Two years after the world was ravaged by the coronavirus, a new diagnostic tool brings new possibilities for scientists, businesses and governments around the world. The FDA US Food and Drug Administration last week issued an emergency use-authorization (EUA) to the first COVID-19 diagnostic test – InspectIR COVID-19 Breathalyzer – that finds compounds associated with a SARS-CoV-2 infection in the breath samples.
To note, other Covid tests tend to consider nasal or saliva swabs. While the new test uses a breath exhale as a sample, others like polymerase chain reaction, or PCR, test considers nasal or saliva swabs. There are other rapid tests, which can be conducted at home as well.
InspectIR PNY-1000 COVID Testing Demo (Source: InspectIR Systems)
This test is significant because it comes at a time when the Centers for Disease Control and Prevention has notified that the US is witnessing a wave of the BA.2 omicron subvariant, making up around 86% of cases in the country.
In his statement, Jeff Shuren, M.D., J.D., director of the FDA’s Center for Devices and Radiological Health said that FDA supports the developments in the field of developing COVID-19 tests that can help advance technologies to address the pandemic and better prepare the U.S. for the next public health emergency.
The InspectIR COVID-19 Breathalyzer test is a portable instrument the size of a carry-on luggage. According to the terms of the FDA, this new breath test for COVID-19 can be carried out in areas or environments where the patient specimen can be collected and analyzed, including doctor’s offices, hospitals and even mobile testing sites.
A qualified, trained operator needs to perform the test supervised by a health care provider licensed or authorized by the state law to prescribe tests. The test yields results in around three minutes.
The InspectIR COVID-19 Breathalyzer by InspectIR Systems LLC was tested on 2,409 participants, including persons with and without symptoms. According to the FDA, the test demonstrated 91.2% sensitivity (the density of positive samples the Breath test accurately identified) and 99.3% specificity (the percentage of negative samples the test accurately identified).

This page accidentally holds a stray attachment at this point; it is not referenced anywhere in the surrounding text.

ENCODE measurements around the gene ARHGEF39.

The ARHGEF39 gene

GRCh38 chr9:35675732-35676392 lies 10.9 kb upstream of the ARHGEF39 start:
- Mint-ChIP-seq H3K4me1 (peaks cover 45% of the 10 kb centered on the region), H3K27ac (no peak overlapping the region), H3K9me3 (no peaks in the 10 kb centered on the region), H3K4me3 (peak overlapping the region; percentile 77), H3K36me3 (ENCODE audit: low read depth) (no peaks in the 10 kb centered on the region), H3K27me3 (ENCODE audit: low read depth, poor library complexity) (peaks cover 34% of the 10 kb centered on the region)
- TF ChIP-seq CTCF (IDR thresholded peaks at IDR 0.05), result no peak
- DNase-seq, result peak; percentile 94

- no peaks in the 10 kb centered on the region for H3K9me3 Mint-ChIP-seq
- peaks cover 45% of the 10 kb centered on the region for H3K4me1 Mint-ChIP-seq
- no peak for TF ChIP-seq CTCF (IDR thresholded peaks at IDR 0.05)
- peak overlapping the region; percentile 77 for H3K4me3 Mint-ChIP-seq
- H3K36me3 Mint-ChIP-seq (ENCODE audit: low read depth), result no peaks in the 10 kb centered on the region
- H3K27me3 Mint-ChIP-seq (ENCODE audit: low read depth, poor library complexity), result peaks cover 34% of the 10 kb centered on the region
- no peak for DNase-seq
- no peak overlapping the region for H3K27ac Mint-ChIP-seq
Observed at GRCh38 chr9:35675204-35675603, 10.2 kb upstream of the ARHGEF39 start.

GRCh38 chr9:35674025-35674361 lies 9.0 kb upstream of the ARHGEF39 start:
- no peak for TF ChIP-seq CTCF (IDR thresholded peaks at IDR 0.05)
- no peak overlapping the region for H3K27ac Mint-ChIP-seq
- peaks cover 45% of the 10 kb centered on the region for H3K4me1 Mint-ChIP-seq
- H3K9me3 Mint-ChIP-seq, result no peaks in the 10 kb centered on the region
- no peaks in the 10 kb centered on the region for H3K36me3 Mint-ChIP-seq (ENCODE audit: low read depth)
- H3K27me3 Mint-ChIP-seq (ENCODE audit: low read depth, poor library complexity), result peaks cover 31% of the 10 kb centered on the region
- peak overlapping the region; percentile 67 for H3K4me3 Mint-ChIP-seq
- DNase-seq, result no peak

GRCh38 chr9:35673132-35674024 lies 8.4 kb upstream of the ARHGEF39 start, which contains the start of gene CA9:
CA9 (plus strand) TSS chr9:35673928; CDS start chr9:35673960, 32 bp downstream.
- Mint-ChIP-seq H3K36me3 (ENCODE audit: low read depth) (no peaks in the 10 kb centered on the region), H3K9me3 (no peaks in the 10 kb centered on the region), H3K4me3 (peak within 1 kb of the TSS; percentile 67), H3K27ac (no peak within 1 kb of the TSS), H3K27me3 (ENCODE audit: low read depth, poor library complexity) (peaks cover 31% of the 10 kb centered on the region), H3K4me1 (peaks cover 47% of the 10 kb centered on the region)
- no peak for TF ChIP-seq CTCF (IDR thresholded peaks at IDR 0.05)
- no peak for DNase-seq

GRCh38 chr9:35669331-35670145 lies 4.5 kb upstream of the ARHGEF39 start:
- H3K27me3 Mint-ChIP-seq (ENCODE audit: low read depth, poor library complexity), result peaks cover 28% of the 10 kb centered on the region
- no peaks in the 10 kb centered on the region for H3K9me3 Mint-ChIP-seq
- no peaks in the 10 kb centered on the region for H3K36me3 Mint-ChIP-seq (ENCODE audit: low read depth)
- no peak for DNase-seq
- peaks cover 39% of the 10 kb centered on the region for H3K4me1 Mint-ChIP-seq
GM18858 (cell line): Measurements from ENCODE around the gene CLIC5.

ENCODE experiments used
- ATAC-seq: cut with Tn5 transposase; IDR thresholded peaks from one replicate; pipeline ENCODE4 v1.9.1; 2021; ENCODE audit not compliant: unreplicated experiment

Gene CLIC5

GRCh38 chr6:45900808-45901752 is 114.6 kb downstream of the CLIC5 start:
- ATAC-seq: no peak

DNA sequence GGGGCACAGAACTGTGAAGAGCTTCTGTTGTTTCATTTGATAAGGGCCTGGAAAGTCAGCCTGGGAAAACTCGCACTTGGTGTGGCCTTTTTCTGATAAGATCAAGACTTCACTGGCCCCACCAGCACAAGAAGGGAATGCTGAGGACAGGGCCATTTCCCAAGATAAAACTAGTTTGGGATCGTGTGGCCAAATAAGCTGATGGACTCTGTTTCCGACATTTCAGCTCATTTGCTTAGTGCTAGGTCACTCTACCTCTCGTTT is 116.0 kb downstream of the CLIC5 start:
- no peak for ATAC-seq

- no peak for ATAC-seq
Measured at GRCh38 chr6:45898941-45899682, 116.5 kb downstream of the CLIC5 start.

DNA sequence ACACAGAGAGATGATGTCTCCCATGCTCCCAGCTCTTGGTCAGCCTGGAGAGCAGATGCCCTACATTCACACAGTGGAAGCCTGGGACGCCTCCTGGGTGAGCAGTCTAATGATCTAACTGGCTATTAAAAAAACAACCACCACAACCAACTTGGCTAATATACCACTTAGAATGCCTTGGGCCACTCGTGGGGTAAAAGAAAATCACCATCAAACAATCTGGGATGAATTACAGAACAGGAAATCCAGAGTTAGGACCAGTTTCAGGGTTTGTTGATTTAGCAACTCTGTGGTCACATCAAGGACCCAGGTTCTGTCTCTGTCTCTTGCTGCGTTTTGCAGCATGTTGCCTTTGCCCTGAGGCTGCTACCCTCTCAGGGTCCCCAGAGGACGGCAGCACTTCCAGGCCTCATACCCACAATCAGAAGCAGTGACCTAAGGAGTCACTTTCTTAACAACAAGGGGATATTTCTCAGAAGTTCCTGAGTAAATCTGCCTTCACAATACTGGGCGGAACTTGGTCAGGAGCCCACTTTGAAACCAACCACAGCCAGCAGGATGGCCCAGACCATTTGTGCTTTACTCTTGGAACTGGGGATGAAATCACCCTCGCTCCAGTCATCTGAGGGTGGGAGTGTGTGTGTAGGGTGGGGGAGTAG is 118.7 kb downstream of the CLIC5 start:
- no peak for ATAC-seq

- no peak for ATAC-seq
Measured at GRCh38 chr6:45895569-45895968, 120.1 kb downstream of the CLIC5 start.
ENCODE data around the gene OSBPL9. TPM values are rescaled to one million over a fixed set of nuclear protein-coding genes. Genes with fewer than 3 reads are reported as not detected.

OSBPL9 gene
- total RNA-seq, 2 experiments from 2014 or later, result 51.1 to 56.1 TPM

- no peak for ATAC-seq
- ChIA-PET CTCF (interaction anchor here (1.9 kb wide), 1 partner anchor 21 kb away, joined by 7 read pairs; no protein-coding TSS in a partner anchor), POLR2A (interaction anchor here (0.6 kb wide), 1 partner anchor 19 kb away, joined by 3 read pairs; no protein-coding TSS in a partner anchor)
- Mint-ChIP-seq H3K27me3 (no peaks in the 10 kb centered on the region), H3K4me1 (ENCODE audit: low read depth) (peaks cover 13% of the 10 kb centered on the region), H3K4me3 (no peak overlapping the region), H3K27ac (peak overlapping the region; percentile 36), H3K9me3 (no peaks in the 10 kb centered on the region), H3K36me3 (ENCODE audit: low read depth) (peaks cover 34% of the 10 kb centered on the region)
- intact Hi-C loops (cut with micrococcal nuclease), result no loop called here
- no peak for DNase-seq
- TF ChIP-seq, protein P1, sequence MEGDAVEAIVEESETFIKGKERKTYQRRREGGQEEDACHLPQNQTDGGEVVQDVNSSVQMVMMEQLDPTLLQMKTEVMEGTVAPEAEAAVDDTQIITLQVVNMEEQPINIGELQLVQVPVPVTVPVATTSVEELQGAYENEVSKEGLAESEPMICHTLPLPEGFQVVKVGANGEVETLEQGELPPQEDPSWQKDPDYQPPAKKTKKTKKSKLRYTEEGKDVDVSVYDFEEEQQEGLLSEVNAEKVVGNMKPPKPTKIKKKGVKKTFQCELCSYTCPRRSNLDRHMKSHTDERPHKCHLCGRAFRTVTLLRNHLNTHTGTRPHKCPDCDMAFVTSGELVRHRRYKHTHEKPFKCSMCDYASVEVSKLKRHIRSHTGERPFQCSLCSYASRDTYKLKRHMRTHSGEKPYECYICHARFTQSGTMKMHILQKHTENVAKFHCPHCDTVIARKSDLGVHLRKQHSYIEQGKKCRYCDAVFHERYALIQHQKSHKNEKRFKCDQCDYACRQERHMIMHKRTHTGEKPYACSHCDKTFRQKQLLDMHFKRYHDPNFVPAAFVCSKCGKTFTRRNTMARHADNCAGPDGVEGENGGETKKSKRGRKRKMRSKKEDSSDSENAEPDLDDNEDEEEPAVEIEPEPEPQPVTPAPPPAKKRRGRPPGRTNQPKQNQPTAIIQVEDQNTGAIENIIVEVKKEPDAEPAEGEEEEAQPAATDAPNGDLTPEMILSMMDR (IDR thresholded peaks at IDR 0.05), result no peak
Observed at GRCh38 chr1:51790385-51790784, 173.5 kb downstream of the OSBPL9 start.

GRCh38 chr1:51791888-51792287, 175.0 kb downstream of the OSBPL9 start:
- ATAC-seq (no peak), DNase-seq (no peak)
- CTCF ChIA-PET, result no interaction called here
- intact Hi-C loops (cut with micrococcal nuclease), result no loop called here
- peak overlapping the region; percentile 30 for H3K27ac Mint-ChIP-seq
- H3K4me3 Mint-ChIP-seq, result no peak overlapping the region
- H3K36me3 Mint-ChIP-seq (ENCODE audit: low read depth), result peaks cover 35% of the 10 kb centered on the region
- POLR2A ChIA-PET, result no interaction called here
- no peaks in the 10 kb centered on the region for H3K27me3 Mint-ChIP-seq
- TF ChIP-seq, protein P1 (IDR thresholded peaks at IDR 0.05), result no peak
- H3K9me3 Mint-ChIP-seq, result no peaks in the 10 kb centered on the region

The FDA report announced that this latest COVID-19 study also illustrated that, in a population with 4.2% of persons found positive for the virus, the test showed a negative predictive value of 99.6%. This means that individuals who get a negative on the test are likely negative in areas where there is a low-disease prevalence.
The press statement revealed that the new COVID-19 test was conducted with similar sensitivity in a follow-up clinical study with a focus on the omicron variant.
When you exhale the breath, the InspectIR COVID-19 Breathalyzer separates and identifies chemical mixtures using the gas chromatography gas mass-spectrometry (GC-MS) technique to quickly detect five Volatile Organic Compounds (VOCs) related to SARS-CoV-2 infection.
When the InspectIR COVID-19 Breathalyzer detects the VOC markers of SARS-CoV-2 infection, a presumptive positive test result shows up and then it needs to be confirmed with a molecular test.
However, there is an important note. The FDA report said that the negative results should be viewed in the context of patient’s history, recent exposures, and the existence of clinical signs and symptoms associated with COVID-19, since they still do not eliminate the possibility of SARS-CoV-2 infection. Thus, they also should not be used as the key concern in the treatment or patient management decisions, including infection control decisions or isolation.
The report continued that the new InspectIR is expected to generate around 100 instruments every week to be used to test around 160 samples per day.
At the current level of production, testing capacity of the InspectIR COVID-19 Breathalyzer is expected to rise by roughly 64,000 samples per month.